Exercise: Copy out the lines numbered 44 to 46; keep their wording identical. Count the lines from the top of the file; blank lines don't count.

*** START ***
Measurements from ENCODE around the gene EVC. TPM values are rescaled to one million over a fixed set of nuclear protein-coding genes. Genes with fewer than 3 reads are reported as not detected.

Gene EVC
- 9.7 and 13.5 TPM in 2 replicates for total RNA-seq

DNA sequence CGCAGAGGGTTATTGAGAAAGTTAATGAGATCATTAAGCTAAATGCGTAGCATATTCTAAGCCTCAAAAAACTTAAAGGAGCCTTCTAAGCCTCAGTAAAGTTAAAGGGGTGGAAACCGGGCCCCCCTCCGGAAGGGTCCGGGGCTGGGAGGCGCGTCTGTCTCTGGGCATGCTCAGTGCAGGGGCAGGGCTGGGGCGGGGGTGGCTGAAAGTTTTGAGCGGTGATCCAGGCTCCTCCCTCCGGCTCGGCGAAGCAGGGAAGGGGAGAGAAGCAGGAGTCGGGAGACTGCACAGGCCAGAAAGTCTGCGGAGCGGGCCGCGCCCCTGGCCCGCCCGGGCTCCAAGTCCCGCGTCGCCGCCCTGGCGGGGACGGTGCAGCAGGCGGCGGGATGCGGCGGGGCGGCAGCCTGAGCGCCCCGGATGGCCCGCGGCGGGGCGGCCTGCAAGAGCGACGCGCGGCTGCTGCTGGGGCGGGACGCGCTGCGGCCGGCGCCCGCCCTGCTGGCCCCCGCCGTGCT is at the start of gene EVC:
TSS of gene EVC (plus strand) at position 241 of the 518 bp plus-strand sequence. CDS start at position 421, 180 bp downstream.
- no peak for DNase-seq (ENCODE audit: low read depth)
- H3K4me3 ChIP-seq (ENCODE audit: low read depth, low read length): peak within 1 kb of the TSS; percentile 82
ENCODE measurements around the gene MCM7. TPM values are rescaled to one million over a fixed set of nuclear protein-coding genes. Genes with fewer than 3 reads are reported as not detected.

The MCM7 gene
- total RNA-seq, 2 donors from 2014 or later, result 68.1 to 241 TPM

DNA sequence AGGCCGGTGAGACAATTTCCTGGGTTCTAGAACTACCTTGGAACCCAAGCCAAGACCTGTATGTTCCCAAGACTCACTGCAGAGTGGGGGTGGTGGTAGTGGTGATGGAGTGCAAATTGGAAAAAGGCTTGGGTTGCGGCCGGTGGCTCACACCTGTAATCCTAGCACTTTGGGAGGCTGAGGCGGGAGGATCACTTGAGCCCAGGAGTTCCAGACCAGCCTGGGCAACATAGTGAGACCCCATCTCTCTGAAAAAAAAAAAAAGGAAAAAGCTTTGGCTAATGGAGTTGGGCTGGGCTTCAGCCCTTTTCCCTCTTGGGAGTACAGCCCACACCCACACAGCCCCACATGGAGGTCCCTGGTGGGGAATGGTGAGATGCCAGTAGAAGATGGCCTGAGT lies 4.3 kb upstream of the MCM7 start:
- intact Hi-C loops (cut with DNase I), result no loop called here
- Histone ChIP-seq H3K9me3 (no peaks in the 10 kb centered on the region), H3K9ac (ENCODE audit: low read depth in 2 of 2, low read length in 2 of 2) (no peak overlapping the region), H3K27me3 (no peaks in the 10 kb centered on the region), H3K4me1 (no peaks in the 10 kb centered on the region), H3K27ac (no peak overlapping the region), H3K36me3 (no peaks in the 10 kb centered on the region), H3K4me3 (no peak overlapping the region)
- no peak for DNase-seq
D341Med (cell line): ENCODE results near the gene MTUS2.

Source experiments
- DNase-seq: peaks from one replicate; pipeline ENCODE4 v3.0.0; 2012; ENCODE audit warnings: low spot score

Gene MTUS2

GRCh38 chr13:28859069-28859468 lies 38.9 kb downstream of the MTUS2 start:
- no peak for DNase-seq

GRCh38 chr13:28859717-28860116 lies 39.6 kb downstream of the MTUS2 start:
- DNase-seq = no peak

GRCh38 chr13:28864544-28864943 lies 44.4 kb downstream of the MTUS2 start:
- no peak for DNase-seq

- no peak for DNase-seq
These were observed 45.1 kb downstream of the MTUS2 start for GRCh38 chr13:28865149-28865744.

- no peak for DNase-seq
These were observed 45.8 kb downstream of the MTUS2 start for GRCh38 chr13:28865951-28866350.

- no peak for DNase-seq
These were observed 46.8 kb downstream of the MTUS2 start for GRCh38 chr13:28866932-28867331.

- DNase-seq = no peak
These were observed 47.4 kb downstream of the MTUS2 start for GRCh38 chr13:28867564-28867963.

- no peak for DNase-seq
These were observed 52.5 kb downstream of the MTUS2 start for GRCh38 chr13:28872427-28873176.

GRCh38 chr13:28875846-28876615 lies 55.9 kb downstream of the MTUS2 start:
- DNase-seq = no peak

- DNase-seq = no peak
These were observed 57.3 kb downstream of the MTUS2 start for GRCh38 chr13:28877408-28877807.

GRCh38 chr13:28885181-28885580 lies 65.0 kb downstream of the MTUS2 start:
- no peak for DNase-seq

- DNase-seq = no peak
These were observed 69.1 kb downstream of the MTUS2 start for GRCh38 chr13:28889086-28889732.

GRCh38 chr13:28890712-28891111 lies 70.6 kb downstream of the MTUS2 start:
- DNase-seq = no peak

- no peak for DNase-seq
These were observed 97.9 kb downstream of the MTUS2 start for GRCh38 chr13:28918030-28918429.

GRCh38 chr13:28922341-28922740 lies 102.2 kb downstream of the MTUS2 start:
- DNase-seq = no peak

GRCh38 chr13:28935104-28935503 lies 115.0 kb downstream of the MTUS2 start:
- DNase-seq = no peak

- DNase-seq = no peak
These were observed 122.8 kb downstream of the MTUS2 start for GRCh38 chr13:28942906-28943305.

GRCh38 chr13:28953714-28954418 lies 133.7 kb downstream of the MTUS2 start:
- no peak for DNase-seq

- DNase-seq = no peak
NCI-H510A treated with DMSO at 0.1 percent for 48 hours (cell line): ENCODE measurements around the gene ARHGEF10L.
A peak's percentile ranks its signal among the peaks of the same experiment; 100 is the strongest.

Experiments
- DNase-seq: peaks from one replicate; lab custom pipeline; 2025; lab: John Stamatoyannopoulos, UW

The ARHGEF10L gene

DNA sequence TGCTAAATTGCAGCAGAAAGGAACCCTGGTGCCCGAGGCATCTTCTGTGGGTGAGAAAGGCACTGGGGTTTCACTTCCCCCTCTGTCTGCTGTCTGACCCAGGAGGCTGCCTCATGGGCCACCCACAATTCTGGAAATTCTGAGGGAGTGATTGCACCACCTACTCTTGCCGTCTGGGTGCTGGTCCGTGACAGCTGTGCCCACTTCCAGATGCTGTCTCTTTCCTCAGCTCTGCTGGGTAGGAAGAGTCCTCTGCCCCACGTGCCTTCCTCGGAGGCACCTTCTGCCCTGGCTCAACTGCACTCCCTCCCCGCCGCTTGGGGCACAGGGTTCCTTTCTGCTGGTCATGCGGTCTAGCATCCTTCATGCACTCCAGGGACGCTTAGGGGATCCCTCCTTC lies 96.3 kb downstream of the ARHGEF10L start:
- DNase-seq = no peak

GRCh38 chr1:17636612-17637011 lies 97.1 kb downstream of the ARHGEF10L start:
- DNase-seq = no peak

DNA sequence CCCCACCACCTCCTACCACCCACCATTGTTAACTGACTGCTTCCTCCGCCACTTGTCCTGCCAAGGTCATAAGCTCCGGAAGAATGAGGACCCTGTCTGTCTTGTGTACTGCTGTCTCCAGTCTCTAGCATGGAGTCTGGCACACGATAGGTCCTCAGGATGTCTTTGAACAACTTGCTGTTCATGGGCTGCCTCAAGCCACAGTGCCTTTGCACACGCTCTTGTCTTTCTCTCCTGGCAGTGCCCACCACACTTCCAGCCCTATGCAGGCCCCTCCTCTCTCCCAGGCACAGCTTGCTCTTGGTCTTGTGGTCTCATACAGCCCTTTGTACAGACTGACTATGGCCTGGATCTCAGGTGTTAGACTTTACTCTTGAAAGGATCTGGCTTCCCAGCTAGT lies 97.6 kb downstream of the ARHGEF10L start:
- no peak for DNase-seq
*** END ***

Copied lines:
- DNase-seq = no peak

- no peak for DNase-seq
These were observed 97.9 kb downstream of the MTUS2 start for GRCh38 chr13:28918030-28918429.